Pope Convenes Bishops to Confront ‘Tsunami’ of Secularism
Fifty years after the Second Vatican Council revolutionized life inside the Roman Catholic Church, hundreds of bishops from around the world are gathered in Rome to confront an external threat: a mounting tide of secularization. The Synod of Bishops on “New Evangelization” brings together 262 top church leaders for a three-week summit at the Vatican, joined by lay experts and representatives of other Christian groups. In a wide-ranging speech aimed at setting the tone for the bishops’ discussion, Washington Cardinal Donald Wuerl called on Christians to “overcome the syndrome of embarrassment” about their faith with a more assertive offense against the “tsunami of secular influence” that is sweeping away “marriage, family, the concept of the common good and objective right and wrong.”
Protestants No Longer the Majority in U.S.
For the first time in its history, the United States does not have a Protestant majority, according to a new study. The percentage of Protestant adults in the U.S. has reached a low of 48 percent, according to the Pew Forum on Religion & Public Life. Among the reasons for the change are the growth in nondenominational Christians who can no longer be categorized as Protestant, and a spike in the number of American adults who say they have no religion. The Pew study, released Tuesday, found that about 20 percent of Americans say they have no religious affiliation, an increase from 15 percent over the last five years.
PCUSA Members Increasingly Favoring Same-Sex Marriage
According to a recent survey by Presbyterian Research Services, support for same-sex marriage among Presbyterian Church (U.S.A.) members and pastors has considerably increased since 2005, the Christian Post reports. In 2005, 23 percent of PCUSA members supported same-sex marriage; in 2012, the number had increased to 34 percent. Among pastors, support for same-sex marriage in 2005 was 35 percent; in 2012, it is at 49 percent. Though the PCUSA’s General Assembly voted this summer to keep the traditional marriage definition in the denomination’s constitution, “longer term, the effect of generational change will be felt: 75 percent of young adult advisory delegates at the General Assembly supported the redefinition of marriage,” Marcum said. “Hence, the next effort to change the marriage definition might well succeed. Indeed, it’s possible that this year’s effort would have succeeded, save for arguments that such a radical redefinition was too much change in the denomination, too soon.”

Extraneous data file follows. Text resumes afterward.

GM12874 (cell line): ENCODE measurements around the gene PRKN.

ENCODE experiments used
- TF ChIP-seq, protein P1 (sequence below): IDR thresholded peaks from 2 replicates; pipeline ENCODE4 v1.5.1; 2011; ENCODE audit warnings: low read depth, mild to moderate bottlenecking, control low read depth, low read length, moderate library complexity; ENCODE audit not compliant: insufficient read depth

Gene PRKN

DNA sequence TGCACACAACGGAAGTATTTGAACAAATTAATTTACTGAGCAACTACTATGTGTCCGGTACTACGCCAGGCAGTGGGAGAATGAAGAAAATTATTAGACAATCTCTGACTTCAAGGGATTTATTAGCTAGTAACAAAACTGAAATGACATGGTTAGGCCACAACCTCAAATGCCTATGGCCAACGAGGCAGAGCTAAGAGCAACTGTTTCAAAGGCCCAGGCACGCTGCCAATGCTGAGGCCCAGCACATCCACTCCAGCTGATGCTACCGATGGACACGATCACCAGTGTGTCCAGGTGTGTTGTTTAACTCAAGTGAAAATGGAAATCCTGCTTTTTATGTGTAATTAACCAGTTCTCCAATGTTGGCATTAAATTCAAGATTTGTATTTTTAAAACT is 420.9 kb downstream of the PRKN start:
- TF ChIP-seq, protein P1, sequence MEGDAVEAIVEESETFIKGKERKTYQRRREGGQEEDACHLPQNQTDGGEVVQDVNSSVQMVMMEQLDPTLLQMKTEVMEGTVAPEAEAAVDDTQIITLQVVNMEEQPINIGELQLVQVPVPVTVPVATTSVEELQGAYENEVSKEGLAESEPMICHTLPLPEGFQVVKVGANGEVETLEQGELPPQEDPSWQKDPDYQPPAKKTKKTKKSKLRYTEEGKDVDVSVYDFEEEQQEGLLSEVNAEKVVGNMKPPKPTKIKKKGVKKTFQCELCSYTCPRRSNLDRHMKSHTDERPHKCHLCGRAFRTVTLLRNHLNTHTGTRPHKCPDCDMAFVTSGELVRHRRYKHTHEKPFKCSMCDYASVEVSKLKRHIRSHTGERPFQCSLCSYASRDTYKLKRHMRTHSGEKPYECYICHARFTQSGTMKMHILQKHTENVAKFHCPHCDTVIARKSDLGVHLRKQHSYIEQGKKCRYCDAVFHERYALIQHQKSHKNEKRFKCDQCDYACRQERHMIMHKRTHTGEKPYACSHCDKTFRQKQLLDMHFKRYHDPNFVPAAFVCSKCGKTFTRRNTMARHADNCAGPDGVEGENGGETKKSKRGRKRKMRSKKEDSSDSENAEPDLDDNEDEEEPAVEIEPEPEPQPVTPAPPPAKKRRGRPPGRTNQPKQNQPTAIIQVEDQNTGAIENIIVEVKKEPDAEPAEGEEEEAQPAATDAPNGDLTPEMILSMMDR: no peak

- “Let no one deceive you by any means; for that Day will not come unless the falling away comes first.” (2Thessalonians 2:3)
Fall TV Season Sees Record LGBT Presence
The new fall TV season will see an increase in the number of gay and bisexual characters, CBN News reports. According to the Gay & Lesbian Alliance Against Defamation (GLAAD), it will be the highest level ever. A new GLAAD report titled “Where We Are on TV” shows that 4.4 percent of actors on prime-time shows portray lesbian, gay, bisexual or transgender characters — up from 2.9 percent in 2011. ABC has the highest amount, with 10 out of 194 being LGBT, and the report also saluted CBS as “much improved,” at 2.8 percent.
- A very real sign that the period Jesus called “the beginning of sorrows” is accelerating toward the Tribulation (Matt. 24:8)
Dutch Euthanasia Deaths Increase by 18 Percent
The annual number of reported deaths by euthanasia in the Netherlands rose by 18 percent to 3,695 in 2011 — a number that has doubled since 2006, Baptist Press reports. According to a Sept. 25 report, sizable increases were also reported in the euthanasia of people in early stages of dementia and those with psychiatric problems; reported euthanasia deaths for dementia patients doubled to 49 and increased for psychiatric patients from two to 13. However, according to the Euthanasia Prevention Coalition (EPC), the statistics fall short of the reality in the Netherlands — a July study by the journal The Lancet showed 23 percent of euthanasia deaths went unreported in 2010. Therefore, the actual number of euthanasia deaths in 2011 was “more likely” 4,544, the EPC said. Combined with its estimate of 226 deaths by assisted suicide, which is a separate category, the Netherlands likely had a total of 4,770 assisted deaths last year, according to the EPC.